Falmouth firefighters scan the banks of the Presumpscot River on Tuesday in Falmouth, beneath the Interstate 295 overpass where a vehicle driven by Anneliese Heinig of Richmond was recovered in November 2019. Andy Molloy/Kennebec Journal

Joining Falmouth police in the search this week are staff from the Maine Marine Patrol and the Brunswick Police and Fire departments, along with Falmouth fire crews. It took time to organize, Kilbride said, and this was the first week when staff from all agencies or organizations could come together in Falmouth.

“I know Marine Patrol has been extremely busy up and down the coast,” he said. “We got a commitment from them this week, so that’s why we’re going to do it the best we can, when we can.”

Falmouth police also released a new “missing” poster for Heinig.

Officers and other searchers said that with increased summertime boating traffic in and around the area where Heinig was reportedly last seen, someone might see something and report it.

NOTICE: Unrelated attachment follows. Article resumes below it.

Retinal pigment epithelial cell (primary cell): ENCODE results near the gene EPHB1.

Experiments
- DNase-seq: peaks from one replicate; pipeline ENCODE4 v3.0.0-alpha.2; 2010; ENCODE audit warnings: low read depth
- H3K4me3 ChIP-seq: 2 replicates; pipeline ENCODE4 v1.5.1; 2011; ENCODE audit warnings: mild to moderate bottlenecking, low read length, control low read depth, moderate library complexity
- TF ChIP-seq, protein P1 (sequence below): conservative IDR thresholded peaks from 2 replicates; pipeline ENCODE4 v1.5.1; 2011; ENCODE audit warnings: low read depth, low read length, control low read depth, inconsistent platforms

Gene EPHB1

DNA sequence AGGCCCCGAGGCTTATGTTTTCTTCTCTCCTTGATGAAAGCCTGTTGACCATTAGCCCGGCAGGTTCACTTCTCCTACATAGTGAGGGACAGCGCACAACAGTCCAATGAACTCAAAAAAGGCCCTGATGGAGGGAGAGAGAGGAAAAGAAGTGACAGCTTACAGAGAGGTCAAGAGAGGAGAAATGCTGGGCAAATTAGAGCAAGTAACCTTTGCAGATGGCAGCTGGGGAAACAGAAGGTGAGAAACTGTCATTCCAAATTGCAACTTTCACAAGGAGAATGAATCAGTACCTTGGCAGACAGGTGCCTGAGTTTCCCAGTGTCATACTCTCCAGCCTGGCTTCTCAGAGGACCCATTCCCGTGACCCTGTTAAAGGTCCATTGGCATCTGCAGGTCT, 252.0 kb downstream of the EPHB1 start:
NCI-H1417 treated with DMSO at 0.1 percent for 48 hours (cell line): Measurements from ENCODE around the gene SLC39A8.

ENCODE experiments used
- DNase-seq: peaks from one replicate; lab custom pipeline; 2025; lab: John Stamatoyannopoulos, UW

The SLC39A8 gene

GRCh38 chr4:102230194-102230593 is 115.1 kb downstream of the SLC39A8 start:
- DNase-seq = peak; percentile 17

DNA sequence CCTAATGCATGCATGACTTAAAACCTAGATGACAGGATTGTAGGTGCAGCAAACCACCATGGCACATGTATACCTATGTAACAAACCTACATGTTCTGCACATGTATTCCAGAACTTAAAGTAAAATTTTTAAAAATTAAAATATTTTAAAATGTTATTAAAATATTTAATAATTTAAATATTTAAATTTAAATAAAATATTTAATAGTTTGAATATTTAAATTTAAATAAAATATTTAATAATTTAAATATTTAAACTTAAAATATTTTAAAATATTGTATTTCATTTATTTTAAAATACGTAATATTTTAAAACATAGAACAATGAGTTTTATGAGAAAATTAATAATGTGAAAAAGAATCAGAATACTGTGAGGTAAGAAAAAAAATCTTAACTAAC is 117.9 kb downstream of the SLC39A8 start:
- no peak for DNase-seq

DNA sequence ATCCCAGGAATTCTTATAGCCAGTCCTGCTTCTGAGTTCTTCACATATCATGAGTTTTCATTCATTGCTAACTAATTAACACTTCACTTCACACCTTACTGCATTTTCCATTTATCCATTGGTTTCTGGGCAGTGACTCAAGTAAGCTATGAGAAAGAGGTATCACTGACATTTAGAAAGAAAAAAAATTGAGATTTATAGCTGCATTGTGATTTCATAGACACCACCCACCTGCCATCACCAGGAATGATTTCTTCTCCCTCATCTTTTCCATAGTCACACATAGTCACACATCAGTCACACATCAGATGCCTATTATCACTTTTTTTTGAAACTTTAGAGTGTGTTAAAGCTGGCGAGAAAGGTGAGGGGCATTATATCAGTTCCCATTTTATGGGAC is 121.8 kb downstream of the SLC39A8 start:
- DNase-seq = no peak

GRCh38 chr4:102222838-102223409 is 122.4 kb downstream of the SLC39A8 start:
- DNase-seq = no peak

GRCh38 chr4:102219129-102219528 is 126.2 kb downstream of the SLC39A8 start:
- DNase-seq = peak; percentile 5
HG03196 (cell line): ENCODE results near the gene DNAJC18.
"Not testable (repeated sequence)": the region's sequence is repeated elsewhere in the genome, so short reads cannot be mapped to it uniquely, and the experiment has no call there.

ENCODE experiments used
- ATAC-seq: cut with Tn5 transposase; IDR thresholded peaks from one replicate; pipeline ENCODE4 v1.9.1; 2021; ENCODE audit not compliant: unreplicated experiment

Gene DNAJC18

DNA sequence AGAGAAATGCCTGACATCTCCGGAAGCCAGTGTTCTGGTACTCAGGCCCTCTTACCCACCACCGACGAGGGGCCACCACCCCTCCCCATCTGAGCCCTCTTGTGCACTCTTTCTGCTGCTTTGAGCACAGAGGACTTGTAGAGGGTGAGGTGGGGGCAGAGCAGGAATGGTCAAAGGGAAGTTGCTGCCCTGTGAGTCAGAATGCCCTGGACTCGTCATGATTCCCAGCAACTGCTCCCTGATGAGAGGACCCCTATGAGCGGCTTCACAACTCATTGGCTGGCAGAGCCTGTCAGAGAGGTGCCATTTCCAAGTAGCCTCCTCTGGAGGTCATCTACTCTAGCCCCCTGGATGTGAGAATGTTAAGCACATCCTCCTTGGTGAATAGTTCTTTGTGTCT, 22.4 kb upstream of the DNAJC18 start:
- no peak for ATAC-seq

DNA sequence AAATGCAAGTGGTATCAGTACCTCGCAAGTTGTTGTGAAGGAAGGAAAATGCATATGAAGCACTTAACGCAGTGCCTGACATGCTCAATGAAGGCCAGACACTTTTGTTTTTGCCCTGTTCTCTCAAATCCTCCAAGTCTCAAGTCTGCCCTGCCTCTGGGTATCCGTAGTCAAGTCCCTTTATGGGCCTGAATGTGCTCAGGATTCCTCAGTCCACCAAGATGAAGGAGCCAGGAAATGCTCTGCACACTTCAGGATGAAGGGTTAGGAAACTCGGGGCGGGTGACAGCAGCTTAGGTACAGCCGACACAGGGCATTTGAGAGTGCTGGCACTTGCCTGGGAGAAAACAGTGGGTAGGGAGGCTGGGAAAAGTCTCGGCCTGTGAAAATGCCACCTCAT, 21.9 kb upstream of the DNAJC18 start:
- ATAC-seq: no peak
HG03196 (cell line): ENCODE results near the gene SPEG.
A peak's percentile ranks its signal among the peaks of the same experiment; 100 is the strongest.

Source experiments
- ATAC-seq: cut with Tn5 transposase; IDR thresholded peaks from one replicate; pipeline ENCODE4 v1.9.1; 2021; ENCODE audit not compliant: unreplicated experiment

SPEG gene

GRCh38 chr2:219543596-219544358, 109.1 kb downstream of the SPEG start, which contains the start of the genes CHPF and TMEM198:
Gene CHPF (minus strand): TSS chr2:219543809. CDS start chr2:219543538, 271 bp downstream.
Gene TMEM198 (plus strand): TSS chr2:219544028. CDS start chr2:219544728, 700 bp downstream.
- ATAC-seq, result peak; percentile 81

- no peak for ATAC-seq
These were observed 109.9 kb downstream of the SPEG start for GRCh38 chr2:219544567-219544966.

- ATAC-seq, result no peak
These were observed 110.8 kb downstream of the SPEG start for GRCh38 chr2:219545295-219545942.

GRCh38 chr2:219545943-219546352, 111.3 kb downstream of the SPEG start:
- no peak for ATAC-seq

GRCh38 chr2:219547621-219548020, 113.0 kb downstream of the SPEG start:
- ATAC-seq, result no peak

Heinig was reported missing Nov. 28, 2019, by her teenage daughter after Heinig failed to show up at a Thanksgiving dinner.

That call was made two days after a Maine state trooper had the vehicle she had been driving, a black Mercury Mariner SUV, towed from a spot where it had apparently been abandoned on the shoulder of Interstate 295 in Falmouth.

At the time, a witness reported seeing someone dressed in black and matching Heinig’s general description walking away from the vehicle near dawn on Nov. 26, 2019.

Heinig had lived in Richmond for about 15 years, most recently with her daughter. Heinig’s young son lived nearby with his father, Ryan Theriault.